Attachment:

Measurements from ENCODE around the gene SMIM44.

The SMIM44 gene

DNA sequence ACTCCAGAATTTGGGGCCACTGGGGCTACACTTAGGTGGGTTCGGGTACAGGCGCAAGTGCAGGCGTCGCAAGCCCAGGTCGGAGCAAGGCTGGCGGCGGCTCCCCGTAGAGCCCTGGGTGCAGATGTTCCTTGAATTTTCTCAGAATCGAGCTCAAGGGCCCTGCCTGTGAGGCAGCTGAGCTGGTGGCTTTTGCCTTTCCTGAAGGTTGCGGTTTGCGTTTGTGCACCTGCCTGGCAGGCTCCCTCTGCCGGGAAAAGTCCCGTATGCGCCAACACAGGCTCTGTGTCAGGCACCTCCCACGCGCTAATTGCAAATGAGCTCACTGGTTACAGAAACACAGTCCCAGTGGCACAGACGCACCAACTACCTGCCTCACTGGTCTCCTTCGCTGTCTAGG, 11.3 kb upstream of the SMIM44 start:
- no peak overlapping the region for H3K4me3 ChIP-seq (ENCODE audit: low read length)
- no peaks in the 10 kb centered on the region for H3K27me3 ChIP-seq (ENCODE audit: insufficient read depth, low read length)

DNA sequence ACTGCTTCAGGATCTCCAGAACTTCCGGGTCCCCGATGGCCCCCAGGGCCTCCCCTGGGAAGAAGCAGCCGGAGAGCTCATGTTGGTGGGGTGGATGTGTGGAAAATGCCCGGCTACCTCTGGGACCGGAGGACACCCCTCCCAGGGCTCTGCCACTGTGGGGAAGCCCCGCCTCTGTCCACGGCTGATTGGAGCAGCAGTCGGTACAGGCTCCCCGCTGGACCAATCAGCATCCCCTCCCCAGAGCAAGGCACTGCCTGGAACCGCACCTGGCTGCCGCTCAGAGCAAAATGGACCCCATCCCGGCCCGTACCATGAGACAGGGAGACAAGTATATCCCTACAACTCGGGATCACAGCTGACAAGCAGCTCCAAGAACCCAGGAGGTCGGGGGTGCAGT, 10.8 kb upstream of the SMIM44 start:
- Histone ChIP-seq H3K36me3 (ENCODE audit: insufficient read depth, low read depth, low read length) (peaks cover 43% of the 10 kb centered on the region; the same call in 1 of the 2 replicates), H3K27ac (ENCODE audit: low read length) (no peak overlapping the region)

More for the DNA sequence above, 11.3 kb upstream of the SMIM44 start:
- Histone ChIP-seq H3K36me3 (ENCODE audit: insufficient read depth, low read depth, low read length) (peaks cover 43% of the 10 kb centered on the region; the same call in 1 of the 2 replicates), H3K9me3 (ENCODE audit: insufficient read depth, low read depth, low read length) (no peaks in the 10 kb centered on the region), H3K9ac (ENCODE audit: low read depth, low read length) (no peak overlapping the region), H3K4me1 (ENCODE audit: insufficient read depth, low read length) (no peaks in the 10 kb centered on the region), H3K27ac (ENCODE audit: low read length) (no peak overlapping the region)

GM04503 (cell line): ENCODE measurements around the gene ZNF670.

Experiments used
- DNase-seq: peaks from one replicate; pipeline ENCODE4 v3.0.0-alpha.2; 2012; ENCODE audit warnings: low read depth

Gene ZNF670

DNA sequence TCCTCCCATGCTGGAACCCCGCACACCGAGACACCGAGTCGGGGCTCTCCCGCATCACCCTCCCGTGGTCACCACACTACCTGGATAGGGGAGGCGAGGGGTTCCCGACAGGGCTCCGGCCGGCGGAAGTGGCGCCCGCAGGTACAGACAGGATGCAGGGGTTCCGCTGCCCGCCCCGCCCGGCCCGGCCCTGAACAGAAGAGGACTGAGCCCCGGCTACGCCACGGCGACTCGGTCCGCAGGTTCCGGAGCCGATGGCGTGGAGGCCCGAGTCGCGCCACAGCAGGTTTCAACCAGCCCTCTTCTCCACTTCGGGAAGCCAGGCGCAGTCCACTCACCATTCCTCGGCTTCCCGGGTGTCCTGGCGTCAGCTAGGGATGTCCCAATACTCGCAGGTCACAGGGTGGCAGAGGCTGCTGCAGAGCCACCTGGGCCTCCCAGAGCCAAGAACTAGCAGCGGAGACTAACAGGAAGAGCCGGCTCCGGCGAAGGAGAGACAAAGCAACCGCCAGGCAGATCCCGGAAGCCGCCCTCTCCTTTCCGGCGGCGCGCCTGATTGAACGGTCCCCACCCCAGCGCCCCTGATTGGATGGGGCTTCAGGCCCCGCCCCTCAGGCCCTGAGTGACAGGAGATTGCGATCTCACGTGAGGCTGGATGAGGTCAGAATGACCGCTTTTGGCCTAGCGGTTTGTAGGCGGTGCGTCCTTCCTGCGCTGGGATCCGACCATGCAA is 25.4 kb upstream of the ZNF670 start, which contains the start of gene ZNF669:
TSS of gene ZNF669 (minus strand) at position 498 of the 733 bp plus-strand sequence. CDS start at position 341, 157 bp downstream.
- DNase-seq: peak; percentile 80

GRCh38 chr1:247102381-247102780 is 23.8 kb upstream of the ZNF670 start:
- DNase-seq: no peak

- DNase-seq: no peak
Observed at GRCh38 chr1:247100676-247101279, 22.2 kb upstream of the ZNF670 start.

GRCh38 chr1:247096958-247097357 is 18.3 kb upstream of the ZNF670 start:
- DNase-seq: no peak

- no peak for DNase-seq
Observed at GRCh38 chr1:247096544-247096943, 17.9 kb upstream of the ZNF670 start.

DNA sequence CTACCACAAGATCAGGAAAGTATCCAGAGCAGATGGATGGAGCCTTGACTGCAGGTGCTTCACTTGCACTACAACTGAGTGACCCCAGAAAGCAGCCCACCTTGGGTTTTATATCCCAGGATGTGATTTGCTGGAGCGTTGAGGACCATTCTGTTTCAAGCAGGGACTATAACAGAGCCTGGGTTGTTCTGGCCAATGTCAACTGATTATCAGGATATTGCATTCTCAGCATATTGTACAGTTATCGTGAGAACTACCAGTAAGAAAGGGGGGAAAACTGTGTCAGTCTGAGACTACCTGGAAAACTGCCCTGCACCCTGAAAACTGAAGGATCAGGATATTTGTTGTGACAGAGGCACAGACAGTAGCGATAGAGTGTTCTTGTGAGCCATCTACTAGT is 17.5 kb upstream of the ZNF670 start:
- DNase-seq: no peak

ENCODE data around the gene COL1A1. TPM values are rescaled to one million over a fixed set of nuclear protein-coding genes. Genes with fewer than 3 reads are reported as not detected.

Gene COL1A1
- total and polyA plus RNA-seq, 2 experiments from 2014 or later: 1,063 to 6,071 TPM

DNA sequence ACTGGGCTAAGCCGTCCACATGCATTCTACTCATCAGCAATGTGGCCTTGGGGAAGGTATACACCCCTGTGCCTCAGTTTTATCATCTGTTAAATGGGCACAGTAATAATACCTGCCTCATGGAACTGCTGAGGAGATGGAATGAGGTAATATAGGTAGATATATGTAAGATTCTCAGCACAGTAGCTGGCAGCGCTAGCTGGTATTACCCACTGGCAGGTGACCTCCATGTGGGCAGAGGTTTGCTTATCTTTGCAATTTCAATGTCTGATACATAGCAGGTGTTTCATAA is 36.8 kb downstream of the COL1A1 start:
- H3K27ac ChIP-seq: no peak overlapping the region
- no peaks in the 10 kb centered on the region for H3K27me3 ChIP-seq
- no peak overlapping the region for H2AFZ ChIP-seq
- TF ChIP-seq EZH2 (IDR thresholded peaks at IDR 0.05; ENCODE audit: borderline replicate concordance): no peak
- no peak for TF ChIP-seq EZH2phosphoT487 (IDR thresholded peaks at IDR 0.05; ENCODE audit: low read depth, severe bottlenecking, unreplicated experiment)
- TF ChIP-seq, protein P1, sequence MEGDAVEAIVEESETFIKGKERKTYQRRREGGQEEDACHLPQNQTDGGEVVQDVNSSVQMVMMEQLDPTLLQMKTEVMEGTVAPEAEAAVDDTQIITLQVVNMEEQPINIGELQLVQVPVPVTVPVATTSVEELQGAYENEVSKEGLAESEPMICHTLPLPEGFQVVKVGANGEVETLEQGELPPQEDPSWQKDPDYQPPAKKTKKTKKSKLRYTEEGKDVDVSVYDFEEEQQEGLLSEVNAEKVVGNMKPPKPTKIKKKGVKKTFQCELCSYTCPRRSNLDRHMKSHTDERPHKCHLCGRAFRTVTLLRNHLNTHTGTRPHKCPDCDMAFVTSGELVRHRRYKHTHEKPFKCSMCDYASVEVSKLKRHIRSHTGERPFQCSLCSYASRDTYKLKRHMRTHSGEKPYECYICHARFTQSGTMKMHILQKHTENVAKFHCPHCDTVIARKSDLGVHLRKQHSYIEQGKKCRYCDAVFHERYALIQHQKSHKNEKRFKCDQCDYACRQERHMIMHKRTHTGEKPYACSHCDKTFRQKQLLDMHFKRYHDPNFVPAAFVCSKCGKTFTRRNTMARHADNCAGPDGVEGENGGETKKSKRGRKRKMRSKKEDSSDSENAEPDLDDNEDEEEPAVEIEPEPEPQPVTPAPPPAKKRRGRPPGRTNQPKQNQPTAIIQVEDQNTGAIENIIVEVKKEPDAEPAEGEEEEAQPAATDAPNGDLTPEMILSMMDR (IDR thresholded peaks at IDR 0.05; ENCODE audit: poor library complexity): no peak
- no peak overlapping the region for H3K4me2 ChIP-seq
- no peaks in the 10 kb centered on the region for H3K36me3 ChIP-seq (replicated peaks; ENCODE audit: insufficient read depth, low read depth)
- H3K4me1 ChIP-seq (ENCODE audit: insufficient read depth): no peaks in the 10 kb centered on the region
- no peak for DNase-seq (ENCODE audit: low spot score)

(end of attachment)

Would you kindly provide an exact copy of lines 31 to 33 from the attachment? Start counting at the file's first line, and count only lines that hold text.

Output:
- H3K27ac ChIP-seq: no peak overlapping the region
- no peaks in the 10 kb centered on the region for H3K27me3 ChIP-seq
- no peak overlapping the region for H2AFZ ChIP-seq